Gender Discrimination in the Workplace
Gender discrimination, otherwise known as sex discrimination, is illegal and should not be tolerated in the workplace. All employees are protected under legislation such as the Equality Act 2010, which prohibits gender discrimination in the workplace by listing sex as a protected characteristic.
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Who is protected?
Employees are protected against gender discrimination from the opposite sex and the same sex. For example, a woman who has been denied a promotion because of her gender would be able to bring a claim for sex discrimination, whether she had been denied by a man or a woman.
Men and women are equally protected from sex discrimination. Using the above example, it would be equally unlawful for a man to be denied a promotion because of his gender.
What are the types of Gender Discrimination in the workplace?
There are several potential claims related to Gender Discrimination covered by the Equality Act 2010:
1. Direct Discrimination
This is where an employer treats an employee less favourably due to their gender (sex) compared to how an employee of the opposite gender would be treated in the same circumstance.
An example of this would be a male receiving a promotion over a female, despite the female having greater experience because the employer believes the male is less likely to take time off work to start a family.
2. Indirect Discrimination
This is where an employer has a provision, criteria or practice (‘PCP’) in place that applies to both genders, but the policy/rule disproportionately impacts one gender.
For example, the employer may have a PCP in place where employees are required to work on a full time basis. This may disproportionately impact female employees, who are more likely to have childcare responsibilities.
However, there are some circumstances where the application of a PCP that disproportionately impacts one gender would not amount to discrimination. In other words, there is an exception where there is a genuine business reason or requirement for the disproportionate treatment and it is proportionate to achieving a legitimate aim.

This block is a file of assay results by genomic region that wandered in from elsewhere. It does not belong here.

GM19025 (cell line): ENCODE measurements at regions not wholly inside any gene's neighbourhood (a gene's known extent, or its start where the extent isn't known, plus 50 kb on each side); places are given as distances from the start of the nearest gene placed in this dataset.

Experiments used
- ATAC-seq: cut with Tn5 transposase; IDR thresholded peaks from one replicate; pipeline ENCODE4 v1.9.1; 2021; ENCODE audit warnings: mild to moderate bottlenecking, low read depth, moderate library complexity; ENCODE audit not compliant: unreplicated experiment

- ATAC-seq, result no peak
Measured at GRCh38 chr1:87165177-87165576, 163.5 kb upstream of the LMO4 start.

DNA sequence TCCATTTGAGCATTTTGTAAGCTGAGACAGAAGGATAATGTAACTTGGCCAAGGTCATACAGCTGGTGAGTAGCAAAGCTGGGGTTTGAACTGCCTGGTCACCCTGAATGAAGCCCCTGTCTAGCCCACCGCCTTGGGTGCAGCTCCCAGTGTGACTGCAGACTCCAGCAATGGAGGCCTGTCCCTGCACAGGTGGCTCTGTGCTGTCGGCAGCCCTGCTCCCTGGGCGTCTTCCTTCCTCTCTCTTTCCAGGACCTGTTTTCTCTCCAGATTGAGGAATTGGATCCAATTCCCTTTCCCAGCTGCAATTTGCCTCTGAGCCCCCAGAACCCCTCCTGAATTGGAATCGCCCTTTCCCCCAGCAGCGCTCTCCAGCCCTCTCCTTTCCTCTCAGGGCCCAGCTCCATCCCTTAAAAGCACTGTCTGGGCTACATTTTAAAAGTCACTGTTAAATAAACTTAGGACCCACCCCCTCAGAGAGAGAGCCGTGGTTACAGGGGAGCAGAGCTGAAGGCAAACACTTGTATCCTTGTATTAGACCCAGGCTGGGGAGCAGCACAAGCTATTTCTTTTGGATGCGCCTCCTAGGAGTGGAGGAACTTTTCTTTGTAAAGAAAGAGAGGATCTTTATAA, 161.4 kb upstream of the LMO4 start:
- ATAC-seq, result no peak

Both harassment and sexual harassment relating to an employee’s gender are forms of gender (sex) discrimination. There are three different types:
- The first type is harassment – where an employer makes an employee feel humiliated, offended and/or degraded due to their gender e.g. inappropriate comments about women making a female employee feeling uncomfortable and humiliated.- The second is sexual harassment – where an employer makes an employee feel humiliated, offended and/or degraded because they have been treated in a sexual way. This includes ‘unwanted conduct of a sexual nature’, such as sexual comments/jokes and touching.
- The third type is where an employer treats an employee differently due to their unwillingness to tolerate the harassment or sexual harassment they receive e.g. demotion because the employee refused to accept sexual comments.
This protects employee’s who are bringing a claim under the Equality Act 2010 from detriment. For example, an employee who has brought a claim for Direct Discrimination based on sex cannot be treated less favourably because they have brought this claim – that would amount to victimisation.
The Equality Act 2010 also contains provisions that require men and women to receive the same pay for equal work. This covers all employees, workers, apprentices and agency workers.
The same pay is not limited to the same salary/wage. It includes all forms of payments, such as bonuses, overtime, pension, benefits, sick pay, etc.
Equal work means:
- ‘Like work’ – where the role and skills involved in completing the tasks are similar;
- ‘Work rated as equivalent’ – a job equalization scheme rates the jobs of equal value;
- ‘Work of equal value’ – equal value in terms of demands e.g. skill, responsibility, and effort.
This means that two roles can be classed as “equal work” despite not seeming equal at a first glance.
If the equal work requirement is met, different pay will only be allowed where there is a ‘material factor’ justifying the difference in pay. This must be a genuine reason for the pay difference e.g. a male employee has higher qualifications than his female counter-party and these skills pay an integral part in the role.
If you believe you are the victim of discrimination in the workplace, or you believe that you have not received equal pay, please contact our gender discrimination lawyers.
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